Autumn Budget 2021 proved to be a pleasant surprise for many, as Chancellor Rishi Sunak resisted the temptation to raise taxes to start clawing back to the UK’s huge COVID-19 debt.
The two main taxes that the Chancellor could have realistically tweaked – capital gains tax and inheritance tax – were left well alone in his speech on 27 October 2021.
In fact, there was actually some good news for owners of additional residential property along with a welcome boost for the lowest earners on Universal Credit and drinkers.
In this blog post, we will break the Autumn Budget speech down into what it means for landlords, employers, and businesses in the hardest-hit sectors.
Before Autumn Budget 2021, people who owned additional residential properties had 30 days to report and pay any capital gains tax arising on completion of disposals.
The time limit to report and pay capital gains tax on the disposal of UK residential property has doubled from 30 days to 60 days, applying on completion of sales made on or after 27 October 2021.
This applies to both UK and non-UK residents.
Where a gain arises from a mixed-use property, only the portion of the gain that is residential property should be reported and paid. This measure is only available to UK residents.
For bricks-and-mortar businesses
Arguably the biggest headline-grabbing measure in Sunak’s speech surrounded business rates in England, providing much-needed relief for the firms with premises in the hardest-hit sectors.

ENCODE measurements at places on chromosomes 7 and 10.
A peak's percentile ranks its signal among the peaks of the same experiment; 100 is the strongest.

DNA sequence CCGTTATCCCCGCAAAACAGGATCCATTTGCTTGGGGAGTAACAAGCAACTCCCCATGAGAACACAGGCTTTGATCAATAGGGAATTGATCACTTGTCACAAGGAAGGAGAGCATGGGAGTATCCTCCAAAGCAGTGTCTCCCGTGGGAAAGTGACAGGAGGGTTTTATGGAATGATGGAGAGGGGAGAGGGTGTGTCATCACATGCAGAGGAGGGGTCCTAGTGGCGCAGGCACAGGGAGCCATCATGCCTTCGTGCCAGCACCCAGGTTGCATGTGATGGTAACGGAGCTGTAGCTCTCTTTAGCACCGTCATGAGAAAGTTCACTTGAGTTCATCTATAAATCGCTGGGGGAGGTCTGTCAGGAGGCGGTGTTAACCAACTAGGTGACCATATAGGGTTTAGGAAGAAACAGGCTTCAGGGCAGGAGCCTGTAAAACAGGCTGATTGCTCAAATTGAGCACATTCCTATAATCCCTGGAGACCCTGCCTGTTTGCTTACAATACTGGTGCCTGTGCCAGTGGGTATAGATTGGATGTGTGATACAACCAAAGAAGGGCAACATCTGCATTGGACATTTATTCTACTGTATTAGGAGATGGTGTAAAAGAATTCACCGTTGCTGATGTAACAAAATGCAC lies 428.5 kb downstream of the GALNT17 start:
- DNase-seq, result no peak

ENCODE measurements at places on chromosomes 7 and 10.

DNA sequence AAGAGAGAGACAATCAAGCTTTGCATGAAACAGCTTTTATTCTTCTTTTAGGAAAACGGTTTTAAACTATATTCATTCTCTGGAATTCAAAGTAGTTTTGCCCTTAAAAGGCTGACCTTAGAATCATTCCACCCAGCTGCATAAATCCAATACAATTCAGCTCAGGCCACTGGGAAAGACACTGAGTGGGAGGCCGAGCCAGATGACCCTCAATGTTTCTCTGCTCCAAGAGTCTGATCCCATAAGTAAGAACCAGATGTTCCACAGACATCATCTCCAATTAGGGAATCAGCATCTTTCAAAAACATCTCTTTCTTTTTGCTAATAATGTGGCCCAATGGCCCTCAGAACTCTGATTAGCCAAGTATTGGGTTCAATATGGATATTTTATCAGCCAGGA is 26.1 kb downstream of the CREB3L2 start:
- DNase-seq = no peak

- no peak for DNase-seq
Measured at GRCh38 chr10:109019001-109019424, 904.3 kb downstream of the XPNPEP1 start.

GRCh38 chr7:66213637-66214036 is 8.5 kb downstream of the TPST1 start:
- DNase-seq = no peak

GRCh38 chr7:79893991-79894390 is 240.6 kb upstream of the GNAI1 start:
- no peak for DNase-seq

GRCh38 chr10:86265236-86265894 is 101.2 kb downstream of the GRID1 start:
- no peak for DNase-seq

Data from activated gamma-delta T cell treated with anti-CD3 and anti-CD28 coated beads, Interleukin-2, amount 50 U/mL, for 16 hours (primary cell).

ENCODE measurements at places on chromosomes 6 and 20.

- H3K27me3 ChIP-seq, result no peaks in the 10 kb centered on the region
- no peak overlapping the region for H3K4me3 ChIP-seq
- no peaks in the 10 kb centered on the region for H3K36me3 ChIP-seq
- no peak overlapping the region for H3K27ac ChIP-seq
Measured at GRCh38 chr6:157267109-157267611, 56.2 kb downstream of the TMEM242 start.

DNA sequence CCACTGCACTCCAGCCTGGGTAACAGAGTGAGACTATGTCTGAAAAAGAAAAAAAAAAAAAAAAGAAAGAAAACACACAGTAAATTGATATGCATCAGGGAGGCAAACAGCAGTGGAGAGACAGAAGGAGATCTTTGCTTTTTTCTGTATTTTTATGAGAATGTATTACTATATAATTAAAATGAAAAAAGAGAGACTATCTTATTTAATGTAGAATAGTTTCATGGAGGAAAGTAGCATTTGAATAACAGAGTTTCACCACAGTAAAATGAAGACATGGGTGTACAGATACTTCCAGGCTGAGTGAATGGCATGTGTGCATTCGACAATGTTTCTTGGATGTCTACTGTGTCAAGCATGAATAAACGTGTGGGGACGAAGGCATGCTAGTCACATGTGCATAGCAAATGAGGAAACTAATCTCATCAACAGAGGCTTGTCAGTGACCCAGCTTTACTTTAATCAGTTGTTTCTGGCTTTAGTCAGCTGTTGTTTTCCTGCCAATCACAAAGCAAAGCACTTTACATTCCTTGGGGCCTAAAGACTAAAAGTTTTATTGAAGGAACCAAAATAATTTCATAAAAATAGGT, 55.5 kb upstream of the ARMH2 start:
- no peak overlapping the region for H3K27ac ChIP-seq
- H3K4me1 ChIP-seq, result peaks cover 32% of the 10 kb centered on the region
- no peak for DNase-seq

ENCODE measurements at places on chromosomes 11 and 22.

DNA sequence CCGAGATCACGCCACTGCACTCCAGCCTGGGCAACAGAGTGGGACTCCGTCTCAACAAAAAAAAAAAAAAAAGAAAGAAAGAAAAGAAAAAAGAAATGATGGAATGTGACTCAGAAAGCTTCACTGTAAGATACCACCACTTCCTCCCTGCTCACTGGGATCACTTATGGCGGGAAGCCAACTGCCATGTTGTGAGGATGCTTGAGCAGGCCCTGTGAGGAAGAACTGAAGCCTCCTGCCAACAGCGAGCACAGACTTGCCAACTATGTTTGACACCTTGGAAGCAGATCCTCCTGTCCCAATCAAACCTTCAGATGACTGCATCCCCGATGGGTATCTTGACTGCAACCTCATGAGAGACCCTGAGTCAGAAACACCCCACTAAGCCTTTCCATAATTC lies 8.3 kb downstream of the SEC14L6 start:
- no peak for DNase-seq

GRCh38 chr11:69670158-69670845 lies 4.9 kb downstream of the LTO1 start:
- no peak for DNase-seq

Firstly, the business rates multiplier will be frozen for 12 months from 1 April 2022 until 31 March 2023, keeping the multipliers at 49.9p and 51.2p. This is usually linked to the September rate of inflation, as measured by the Consumer Prices Index, and means they avoid a 3.1% increase in this tax.
At the same time, a new temporary business rates relief for eligible retail, hospitality and leisure properties will offer 50% relief, subject to a cap of up to £110,000 per business, in the 2022/23 tax year.
Finally, the frequency of business rates revaluations will increase in 2023, so they take place every three years instead of every five. That should ensure this business tax better reflects changing economic conditions.
If you employ any members of staff who are over the age of 23, you will need to increase their hourly pay to at least £9.50 from 1 April 2022.
This has the potential to bring more over-23s into workplace pensions. While that’s a good thing for them, it will mean you have to make contributions of at least 3% if they earn more than £10,000 a year.
For workers who are under-23, minimum wages for other age ranges will increase as follows:
- 21 to 22-year-olds: from £8.36 to £9.18 an hour
- 18 to 20-year-olds: from £6.56 to £6.83 an hour
- 16 to 17-year-olds: from £4.62 to £4.81 an hour
- Apprentices: from £4.30 to £4.81 an hour.
Get in touch
To discuss any of these changes and how they might affect you, email email@example.com or call 01454 619900.